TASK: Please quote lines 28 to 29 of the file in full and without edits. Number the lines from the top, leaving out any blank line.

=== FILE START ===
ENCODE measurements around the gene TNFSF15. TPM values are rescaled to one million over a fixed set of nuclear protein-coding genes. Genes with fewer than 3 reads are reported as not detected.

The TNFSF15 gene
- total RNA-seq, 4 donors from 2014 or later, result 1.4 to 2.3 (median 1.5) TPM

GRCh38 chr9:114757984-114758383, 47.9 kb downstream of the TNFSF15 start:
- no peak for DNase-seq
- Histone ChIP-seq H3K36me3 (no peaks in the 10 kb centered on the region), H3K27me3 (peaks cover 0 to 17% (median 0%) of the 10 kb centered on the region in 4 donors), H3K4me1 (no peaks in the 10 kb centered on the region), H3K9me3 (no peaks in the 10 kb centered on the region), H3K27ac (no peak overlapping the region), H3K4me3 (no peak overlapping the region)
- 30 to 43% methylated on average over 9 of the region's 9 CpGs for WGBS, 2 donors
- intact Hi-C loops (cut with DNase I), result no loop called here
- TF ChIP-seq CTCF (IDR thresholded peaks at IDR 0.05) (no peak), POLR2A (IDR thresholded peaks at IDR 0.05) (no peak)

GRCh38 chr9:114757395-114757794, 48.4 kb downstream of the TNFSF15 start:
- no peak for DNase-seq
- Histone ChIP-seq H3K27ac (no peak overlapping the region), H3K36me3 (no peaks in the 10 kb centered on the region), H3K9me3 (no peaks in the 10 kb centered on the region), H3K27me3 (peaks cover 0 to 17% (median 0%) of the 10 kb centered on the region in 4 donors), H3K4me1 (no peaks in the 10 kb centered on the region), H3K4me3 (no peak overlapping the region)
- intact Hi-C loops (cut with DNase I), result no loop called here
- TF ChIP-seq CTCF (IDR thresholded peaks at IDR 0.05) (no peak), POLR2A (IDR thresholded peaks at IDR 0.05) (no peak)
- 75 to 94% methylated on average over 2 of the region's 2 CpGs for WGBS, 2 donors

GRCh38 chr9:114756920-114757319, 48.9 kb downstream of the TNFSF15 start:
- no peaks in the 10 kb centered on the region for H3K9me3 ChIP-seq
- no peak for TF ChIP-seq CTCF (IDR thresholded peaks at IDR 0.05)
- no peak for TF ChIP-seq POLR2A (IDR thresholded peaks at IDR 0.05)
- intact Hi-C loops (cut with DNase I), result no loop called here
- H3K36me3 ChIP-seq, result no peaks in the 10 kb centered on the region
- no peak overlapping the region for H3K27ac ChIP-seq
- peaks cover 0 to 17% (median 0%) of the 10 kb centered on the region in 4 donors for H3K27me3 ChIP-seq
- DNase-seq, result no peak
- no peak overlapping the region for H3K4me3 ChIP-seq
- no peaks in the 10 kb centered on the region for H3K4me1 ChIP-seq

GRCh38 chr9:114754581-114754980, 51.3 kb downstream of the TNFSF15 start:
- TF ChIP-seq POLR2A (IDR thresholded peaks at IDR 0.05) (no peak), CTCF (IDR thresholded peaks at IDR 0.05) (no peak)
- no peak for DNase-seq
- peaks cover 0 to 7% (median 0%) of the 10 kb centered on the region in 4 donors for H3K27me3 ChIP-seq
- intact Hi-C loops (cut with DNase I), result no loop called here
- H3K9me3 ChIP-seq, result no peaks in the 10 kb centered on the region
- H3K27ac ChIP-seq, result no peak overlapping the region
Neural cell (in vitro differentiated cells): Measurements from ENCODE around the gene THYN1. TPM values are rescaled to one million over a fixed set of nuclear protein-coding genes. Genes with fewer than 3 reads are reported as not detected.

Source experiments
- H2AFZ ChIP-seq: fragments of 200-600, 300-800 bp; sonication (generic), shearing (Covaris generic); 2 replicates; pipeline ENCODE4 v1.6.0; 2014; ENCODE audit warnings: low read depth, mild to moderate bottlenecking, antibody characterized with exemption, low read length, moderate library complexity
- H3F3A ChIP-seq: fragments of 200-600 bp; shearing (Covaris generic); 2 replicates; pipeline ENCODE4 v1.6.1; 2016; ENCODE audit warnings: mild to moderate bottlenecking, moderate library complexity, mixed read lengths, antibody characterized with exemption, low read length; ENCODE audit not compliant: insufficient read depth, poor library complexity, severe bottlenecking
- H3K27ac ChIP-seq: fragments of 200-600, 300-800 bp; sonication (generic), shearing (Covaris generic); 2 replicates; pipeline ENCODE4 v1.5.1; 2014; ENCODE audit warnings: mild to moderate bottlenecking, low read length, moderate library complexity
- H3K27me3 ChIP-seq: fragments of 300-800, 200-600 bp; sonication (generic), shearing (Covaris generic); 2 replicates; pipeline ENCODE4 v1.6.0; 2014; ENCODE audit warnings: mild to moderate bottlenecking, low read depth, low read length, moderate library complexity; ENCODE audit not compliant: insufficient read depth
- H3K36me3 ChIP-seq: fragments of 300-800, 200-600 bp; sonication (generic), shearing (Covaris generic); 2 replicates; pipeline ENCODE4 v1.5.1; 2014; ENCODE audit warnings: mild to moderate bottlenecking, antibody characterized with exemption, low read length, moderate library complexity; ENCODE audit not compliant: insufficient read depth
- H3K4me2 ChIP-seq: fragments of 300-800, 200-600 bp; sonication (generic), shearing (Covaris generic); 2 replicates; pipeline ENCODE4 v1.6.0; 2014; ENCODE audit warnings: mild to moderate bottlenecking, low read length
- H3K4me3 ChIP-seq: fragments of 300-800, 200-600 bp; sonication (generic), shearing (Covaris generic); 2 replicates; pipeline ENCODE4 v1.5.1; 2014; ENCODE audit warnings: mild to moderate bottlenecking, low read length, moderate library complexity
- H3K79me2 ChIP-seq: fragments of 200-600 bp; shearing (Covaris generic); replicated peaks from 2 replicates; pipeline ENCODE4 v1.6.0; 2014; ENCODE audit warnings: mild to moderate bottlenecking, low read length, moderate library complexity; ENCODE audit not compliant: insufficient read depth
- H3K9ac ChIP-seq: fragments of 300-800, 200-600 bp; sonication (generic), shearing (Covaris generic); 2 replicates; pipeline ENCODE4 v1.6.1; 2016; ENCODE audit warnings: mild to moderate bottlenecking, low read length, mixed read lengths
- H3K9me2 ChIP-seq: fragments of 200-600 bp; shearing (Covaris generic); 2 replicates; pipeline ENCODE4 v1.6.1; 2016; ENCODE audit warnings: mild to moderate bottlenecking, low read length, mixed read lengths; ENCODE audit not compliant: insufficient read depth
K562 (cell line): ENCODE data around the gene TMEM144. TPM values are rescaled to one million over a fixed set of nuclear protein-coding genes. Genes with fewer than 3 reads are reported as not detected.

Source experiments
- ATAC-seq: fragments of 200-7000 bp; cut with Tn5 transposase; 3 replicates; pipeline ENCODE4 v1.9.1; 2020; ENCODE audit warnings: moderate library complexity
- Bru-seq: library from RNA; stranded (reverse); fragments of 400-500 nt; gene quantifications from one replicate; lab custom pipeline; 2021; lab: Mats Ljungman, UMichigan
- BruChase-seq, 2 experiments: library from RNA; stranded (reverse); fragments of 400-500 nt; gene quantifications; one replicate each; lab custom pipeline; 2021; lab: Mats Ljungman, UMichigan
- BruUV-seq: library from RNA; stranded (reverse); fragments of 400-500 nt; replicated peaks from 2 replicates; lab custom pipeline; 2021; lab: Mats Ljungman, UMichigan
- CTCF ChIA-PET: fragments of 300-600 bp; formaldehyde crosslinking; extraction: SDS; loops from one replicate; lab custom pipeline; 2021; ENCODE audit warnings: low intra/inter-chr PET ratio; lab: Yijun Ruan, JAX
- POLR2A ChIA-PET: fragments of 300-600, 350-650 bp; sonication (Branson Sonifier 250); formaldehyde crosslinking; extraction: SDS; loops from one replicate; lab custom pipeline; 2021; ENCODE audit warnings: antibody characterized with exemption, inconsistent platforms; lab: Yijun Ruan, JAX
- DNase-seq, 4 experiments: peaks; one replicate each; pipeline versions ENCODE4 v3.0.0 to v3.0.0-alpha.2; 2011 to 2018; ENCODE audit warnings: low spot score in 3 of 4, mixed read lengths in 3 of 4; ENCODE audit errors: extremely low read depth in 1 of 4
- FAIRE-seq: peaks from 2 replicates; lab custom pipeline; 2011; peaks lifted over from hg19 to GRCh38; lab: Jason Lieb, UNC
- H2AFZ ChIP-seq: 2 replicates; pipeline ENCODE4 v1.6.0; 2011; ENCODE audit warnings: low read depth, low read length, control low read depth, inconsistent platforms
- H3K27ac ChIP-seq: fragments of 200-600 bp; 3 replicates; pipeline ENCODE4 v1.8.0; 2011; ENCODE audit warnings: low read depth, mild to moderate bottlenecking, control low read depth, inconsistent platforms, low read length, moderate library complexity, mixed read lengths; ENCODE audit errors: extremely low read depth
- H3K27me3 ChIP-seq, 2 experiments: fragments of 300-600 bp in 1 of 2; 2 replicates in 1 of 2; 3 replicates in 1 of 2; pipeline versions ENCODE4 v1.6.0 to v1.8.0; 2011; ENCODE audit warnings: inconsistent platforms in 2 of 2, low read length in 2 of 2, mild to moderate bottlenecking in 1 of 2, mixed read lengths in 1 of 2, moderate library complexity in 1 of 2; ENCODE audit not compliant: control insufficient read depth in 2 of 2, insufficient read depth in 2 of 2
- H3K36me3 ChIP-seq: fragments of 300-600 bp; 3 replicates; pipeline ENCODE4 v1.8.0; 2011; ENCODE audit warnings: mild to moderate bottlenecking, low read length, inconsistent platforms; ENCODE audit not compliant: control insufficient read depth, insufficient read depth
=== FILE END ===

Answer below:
- TF ChIP-seq POLR2A (IDR thresholded peaks at IDR 0.05) (no peak), CTCF (IDR thresholded peaks at IDR 0.05) (no peak)
- no peak for DNase-seq